return

Listen:
UK:*UK and possibly other pronunciationsUK and possibly other pronunciations/rɪˈt3ːrn/US:USA pronunciation: IPA and respellingUSA pronuncation: IPA/rɪˈtɝn/ ,USA pronunciation: respelling(ri tûrn)


WordReference Collins English Usage © 2020
return
going back
When someone returns to a place, they go back there after they have been somewhere else.
I returned to my hotel.
Mr Platt returned from Canada in 1995.
Be careful
Don't say that someone ‘returns back’ to a place.
Return is a fairly formal word. In conversation and in less formal writing, you usually use go back, come back, or get back.
I went back to the kitchen and poured my coffee.
I have just come back from a trip to Seattle.
I've got to get back to London.
Return is also a noun. When someone goes back to a place, you can refer to their arrival there as their return.
The book was published only after his return to Russia in 1917.
In writing, if you want to say that something happens immediately after someone returns to a place, you can use a phrase beginning with on. For example, you can say ‘On his return to London, he was offered a job’.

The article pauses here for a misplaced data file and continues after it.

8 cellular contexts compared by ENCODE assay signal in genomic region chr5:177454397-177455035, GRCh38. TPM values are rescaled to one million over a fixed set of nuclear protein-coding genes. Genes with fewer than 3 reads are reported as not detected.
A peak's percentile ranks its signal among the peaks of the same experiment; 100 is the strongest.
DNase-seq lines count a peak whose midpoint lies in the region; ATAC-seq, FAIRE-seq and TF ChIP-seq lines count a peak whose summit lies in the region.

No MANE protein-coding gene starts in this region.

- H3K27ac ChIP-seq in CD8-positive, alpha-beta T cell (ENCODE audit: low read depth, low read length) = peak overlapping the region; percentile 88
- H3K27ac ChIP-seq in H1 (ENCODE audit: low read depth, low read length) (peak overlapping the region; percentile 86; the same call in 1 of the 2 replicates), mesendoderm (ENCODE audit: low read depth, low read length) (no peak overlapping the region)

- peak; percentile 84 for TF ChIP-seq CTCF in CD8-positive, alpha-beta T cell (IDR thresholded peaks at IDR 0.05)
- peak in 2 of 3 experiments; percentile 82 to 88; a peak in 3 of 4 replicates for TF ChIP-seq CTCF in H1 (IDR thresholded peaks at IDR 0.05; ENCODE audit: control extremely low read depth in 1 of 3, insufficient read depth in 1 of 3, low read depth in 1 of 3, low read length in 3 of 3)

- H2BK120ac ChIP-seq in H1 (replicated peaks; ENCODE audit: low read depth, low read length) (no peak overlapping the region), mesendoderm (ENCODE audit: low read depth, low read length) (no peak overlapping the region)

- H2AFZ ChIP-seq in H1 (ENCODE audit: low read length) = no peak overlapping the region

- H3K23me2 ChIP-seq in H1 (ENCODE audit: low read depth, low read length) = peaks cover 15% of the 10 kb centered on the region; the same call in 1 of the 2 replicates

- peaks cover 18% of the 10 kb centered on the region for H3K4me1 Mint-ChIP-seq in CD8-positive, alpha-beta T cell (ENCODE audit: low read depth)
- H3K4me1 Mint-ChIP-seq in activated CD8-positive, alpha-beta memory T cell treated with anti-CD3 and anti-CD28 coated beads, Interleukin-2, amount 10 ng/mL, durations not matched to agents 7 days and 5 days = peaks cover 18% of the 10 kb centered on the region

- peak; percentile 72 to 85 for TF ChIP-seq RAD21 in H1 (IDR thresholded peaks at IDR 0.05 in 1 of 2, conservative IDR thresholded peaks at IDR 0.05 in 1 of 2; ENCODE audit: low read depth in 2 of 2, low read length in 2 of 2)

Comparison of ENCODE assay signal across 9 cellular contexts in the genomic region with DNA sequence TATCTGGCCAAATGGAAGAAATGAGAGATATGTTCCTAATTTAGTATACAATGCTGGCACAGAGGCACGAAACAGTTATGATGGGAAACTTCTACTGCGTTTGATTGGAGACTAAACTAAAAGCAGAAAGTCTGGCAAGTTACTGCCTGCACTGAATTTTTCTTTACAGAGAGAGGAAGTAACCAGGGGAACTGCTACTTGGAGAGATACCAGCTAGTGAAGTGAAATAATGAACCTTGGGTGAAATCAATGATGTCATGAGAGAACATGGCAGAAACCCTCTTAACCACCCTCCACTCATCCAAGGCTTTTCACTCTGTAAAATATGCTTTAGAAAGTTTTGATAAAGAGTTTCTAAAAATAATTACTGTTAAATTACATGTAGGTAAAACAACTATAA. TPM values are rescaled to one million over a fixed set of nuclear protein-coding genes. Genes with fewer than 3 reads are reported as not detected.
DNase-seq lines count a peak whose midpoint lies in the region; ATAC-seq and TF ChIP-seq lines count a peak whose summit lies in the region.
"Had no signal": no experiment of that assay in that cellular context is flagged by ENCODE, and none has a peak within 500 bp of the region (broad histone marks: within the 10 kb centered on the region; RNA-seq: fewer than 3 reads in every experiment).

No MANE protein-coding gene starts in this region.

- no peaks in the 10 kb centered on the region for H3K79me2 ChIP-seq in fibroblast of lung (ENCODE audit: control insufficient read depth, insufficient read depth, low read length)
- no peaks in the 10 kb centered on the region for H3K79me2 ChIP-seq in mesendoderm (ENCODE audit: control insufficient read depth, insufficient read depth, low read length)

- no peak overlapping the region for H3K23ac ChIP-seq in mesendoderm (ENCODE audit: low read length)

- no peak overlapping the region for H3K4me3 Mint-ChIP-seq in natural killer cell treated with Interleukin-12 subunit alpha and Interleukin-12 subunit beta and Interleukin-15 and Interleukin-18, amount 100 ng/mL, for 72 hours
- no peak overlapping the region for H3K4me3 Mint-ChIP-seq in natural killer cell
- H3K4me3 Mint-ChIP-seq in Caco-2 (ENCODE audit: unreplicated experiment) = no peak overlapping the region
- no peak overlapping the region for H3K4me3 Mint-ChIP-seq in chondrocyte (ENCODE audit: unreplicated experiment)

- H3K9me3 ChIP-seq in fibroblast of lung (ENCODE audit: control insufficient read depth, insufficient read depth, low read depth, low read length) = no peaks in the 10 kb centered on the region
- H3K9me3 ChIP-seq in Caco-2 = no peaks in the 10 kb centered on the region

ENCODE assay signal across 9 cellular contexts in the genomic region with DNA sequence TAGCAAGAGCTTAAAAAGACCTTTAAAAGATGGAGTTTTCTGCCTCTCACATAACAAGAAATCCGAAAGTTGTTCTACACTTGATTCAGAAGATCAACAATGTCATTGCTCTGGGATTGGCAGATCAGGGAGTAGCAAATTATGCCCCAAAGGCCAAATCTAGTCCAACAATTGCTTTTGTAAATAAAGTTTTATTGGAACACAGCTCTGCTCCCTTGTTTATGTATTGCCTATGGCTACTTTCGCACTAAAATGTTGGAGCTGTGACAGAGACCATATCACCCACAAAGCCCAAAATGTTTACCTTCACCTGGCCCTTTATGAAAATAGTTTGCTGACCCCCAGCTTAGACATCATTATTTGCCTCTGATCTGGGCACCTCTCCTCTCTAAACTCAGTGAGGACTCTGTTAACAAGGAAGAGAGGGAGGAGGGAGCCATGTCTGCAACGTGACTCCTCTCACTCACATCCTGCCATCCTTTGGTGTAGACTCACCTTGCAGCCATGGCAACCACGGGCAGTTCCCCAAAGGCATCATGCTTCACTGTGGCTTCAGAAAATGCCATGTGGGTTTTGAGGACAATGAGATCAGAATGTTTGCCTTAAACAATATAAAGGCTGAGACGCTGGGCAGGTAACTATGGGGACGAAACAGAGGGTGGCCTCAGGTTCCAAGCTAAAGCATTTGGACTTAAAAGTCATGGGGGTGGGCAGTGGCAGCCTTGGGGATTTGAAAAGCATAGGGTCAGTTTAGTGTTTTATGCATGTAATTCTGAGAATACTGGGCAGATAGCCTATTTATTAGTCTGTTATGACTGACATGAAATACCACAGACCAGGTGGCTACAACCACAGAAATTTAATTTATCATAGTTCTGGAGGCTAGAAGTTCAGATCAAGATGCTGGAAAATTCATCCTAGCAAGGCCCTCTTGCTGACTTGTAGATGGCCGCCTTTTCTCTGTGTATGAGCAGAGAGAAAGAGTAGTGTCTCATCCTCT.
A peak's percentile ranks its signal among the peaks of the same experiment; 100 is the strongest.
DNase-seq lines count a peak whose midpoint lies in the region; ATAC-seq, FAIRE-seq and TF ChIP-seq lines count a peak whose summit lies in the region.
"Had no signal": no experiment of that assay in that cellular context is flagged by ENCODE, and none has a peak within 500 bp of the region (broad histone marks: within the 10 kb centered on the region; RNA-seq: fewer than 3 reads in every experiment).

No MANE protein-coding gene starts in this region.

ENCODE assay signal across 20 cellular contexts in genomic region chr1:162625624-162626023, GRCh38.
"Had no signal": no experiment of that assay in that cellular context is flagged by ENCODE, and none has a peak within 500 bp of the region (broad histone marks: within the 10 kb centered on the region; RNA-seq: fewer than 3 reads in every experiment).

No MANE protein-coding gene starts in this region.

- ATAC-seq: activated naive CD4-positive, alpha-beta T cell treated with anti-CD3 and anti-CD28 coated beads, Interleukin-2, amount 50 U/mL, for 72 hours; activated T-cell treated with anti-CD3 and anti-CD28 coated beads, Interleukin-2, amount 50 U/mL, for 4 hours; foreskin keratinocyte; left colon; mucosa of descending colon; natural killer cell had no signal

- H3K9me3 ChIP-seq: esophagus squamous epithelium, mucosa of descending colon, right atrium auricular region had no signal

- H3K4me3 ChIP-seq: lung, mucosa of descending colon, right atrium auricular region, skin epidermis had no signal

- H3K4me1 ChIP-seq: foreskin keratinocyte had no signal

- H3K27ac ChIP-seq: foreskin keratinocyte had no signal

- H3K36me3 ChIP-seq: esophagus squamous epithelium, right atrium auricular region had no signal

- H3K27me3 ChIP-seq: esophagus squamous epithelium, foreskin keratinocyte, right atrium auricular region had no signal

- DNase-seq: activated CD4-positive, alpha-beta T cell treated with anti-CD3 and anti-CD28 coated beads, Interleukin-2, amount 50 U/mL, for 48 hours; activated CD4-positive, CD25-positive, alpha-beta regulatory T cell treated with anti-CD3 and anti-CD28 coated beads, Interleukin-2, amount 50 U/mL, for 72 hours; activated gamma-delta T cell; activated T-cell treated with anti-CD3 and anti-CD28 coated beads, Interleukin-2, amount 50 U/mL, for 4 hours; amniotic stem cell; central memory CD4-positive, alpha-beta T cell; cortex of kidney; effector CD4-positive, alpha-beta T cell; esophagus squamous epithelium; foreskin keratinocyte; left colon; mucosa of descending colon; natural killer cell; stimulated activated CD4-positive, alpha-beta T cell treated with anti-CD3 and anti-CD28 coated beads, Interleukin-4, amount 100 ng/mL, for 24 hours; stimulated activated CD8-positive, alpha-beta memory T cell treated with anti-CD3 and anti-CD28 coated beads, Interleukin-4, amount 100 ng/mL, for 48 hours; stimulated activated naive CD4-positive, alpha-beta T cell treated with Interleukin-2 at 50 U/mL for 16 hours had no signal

On her return she wrote the last paragraph of her autobiography.
giving or putting something back
When someone returns something they have taken or borrowed, they give it back or put it back.
He borrowed my best suit and didn't return it.
We returned the books to the shelf.
Be careful
Don't say that someone ‘returns something back’.
‘bring back’
When people start using a practice or method that was used in the past, don't say that they ‘return’ the practice or method. Say that they bring it back or reintroduce it.
He thought they should bring back hanging as a punishment for murderers.
They reintroduced a scheme to provide housing for refugees.
'return' also found in these entries:
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